It was Paul who first recognized this dilemma, saw a way out and in so doing became the true founder of Christianity as a new and separate religion. If the Jews would not accept Jesus as the Messiah, Paul decided, then those who did accept him would be dubbed the true Israel, the new Chosen People. And if those who were recruited to the new faith were not prepared to become Jews in the usual way, by circumcision, then the old covenant symbolized by circumcision would simply be deemed to have been superseded by a new covenant which dispensed with circumcision. The Jews' election as the Chosen People had been embodied in the "Old Testament," which was now joined by a "New Testament," which both supplemented and in practice also supplanted it.
       In order to establish its independence of Judaism and to assert its superiority over it while at the same time resting upon Jewish concepts and beliefs, Christianity needed to prove that it was the true form of the ancient religion. "I am the way, and the truth, and the life" (John 14:6), a formulaic utterance supposedly spoken by Jesus, is a good example of this type of assertion. It is not enough for Christianity to claim to be true; It must claim to be the truth -- the only truth. The two flanking equations are even more terrifying in their arrogance and intolerance. "I am the way" is further amplified by the following phrase: "No one comes to the Father, but by me." By contrast with Judaism, in which every worshiper has the right and indeed the obligation to approach God on a one-to-one basis, Christianity keeps the worshiper at arm's length from God and forces him to go "through channels," except that there is only one channel and that a narrow one indeed. Finally we have, "I am the life," a rather unsubtly veiled threat: nonacceptance of Christianity is equated with death.
       Christianity is what I have termed a creed religion, a religion based upon the acceptance of a particular set of beliefs and standing in sharp contrast to the normal type of religion encountered in the ancient world, communal religion, a category embracing religions as diverse as Judaism, Hinduism and the Roman state religion. Communal religions tend to be exclusive: they are hard to join as membership in the religion entails membership in the social community, and vice versa, so that conversion to a communal religion is not only difficult but often practically impossible. Yet, paradoxically, it is precisely this exclusiveness which gives communal religions their generally tolerant attitude to other religions. After all, if you are reluctant for your neighbors to embrace your religion, you can hardly blame them for persevering in their own separate faith. Indeed, the whole outlook on life of the adherents of a communal religion takes it for granted that each separate nation, state or tribe will have its own religion -- formula for tolerance.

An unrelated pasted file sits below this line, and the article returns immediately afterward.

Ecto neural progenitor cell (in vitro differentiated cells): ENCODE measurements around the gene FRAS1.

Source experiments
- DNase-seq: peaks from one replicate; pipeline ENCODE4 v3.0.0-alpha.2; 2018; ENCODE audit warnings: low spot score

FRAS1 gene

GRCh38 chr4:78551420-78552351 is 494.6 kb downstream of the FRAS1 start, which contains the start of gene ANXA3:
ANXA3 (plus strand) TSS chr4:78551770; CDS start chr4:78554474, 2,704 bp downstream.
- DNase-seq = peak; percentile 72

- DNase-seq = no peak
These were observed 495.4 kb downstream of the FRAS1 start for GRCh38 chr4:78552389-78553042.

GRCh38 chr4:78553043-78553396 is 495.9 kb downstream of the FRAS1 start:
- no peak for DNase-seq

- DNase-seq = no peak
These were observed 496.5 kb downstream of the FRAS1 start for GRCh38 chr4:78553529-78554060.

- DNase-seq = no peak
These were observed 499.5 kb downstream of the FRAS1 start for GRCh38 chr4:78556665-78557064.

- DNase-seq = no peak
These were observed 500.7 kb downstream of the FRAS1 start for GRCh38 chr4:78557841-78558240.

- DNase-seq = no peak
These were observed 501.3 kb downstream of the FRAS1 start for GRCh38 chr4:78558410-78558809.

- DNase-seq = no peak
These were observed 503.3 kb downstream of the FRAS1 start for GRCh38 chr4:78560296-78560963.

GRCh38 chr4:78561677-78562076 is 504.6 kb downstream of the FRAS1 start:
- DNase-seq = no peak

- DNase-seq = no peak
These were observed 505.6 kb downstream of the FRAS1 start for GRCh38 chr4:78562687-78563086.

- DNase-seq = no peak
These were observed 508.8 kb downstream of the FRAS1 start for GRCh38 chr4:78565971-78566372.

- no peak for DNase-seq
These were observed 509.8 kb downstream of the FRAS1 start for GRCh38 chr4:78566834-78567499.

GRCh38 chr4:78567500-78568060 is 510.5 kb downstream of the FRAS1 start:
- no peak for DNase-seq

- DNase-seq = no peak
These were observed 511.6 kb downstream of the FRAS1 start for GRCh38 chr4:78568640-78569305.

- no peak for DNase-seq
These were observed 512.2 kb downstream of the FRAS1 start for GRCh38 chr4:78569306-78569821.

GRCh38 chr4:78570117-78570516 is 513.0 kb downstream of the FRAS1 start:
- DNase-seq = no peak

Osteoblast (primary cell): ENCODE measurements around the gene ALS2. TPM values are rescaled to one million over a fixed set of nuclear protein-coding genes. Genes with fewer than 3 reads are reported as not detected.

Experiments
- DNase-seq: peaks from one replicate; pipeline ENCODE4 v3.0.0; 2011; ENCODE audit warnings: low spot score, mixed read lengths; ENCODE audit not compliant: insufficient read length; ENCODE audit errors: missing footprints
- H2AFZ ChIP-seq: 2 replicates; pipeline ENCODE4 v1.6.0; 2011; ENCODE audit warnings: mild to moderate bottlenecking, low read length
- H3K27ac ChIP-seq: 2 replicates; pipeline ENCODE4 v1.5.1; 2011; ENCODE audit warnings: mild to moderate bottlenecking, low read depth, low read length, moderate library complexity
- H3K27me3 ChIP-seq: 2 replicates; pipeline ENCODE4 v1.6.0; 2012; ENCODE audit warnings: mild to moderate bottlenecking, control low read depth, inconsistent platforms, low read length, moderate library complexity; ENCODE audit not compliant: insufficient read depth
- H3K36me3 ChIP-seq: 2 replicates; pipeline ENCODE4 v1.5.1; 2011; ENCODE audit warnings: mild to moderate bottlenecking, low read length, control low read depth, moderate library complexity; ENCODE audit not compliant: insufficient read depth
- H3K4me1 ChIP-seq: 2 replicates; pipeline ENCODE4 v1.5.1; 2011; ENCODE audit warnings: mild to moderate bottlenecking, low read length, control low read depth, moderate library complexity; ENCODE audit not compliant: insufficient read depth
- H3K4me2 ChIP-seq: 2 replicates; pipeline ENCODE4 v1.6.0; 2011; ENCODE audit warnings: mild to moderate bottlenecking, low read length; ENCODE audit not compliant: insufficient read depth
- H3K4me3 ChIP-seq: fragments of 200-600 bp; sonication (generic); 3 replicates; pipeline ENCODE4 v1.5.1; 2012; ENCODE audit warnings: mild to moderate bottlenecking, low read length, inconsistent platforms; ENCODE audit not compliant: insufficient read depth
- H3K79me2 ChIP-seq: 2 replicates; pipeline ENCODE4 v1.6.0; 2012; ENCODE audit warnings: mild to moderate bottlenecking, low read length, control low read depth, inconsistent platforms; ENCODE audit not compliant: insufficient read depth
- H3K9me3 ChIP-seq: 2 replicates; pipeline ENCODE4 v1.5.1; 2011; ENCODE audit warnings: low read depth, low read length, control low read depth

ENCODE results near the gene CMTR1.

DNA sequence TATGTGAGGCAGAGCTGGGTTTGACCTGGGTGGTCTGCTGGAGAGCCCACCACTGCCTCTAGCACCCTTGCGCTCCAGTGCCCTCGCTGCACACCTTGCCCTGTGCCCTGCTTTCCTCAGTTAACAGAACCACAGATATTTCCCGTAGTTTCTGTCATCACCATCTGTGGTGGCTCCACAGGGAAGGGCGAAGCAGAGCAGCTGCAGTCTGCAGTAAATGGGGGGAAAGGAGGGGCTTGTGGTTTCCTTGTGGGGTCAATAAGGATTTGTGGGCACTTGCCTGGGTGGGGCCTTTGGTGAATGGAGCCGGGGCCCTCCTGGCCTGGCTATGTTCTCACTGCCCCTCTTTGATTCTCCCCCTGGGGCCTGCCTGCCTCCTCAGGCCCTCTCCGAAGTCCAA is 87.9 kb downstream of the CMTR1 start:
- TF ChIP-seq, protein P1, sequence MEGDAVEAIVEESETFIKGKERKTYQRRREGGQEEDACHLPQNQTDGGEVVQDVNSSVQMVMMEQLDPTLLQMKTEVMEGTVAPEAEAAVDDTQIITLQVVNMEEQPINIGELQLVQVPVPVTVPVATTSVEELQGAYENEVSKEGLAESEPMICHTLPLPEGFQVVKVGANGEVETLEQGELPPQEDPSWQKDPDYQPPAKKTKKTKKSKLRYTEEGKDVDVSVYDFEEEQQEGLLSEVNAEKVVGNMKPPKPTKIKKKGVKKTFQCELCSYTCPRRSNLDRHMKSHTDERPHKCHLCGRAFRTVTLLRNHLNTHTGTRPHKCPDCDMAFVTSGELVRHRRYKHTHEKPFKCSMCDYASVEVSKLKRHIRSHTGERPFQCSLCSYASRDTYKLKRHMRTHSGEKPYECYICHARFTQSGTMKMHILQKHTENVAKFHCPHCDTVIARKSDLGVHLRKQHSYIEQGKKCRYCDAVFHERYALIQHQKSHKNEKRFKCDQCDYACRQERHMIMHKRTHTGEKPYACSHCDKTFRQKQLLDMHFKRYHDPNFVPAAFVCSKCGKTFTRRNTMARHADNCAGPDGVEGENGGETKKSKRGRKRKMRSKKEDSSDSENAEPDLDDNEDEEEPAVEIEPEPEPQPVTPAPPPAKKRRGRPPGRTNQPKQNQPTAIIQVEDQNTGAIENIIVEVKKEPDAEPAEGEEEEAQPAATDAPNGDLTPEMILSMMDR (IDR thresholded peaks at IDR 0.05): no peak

A creed religion like Christianity, by contrast, is constantly competing against all other religions -- and, what is more, doing so on their own home grounds. Its success is measured in terms of the number of converts it makes.
       There can be no doubt of the success of Christianity by this criterion, but it is strange to find the same criterion used not only as a measure of success but also as proof of Christianity's truth.
       The basis for this may be the assumption that "you can't fool all the people all the time" and therefore that the wider the acceptance that an idea or belief enjoys the truer it must be! But perhaps Adolf Hitler's remark about the effectiveness of the "big lie," a subject on which he must be acknowledge an expert, is nearer the mark.
       Yet the equation between popularity and truth persists in the common mind. (It is hardly ever to be found as a serious argument advanced by scholars, though it does put in a rare appearance in that runaway best-seller among serious works of (radical) Christian theology, The Myth of God Incarnate, published in 1967.)
       There is of course another very important reason for the hardy persistence of this equation in religious thinking, and that is the centrality (in western religion at any rate) of the question of reward and punishment. If Christianity were not true, runs a common line of argument, then why should it have prospered as it so obviously has?
       This argument of course rest squarely upon the assumption that the success of a religion in attracting adherents and amassing wealth is a mark of divine favor and an endorsement of its truth.
       But Christianity took a long time to become successful, and the argument of "truth from success" would therefore simply not have served the interests of the early church fathers. Despite the occasional bouts of persecution by means of which the Roman imperial government (inadvertently) boosted the number of converts to Christianity, after three hundred years the number of Christians in the Roman Empire, according to modern estimates, amounted to no more than about ten percent of the total population. It was only in the fourth century after the conversion of the Emperor Constantine that Christianity became a major religion in numerical terms. It is now quite clear that it was not the success of Christianity that attracted Constantine to it but Constantine's conversion that led to the religion's success. The emperor's conversion gave Christianity an aura of respectability it had previously lacked, but, perhaps even more important, the statute book was soon bristling with laws discriminating against non-Christians.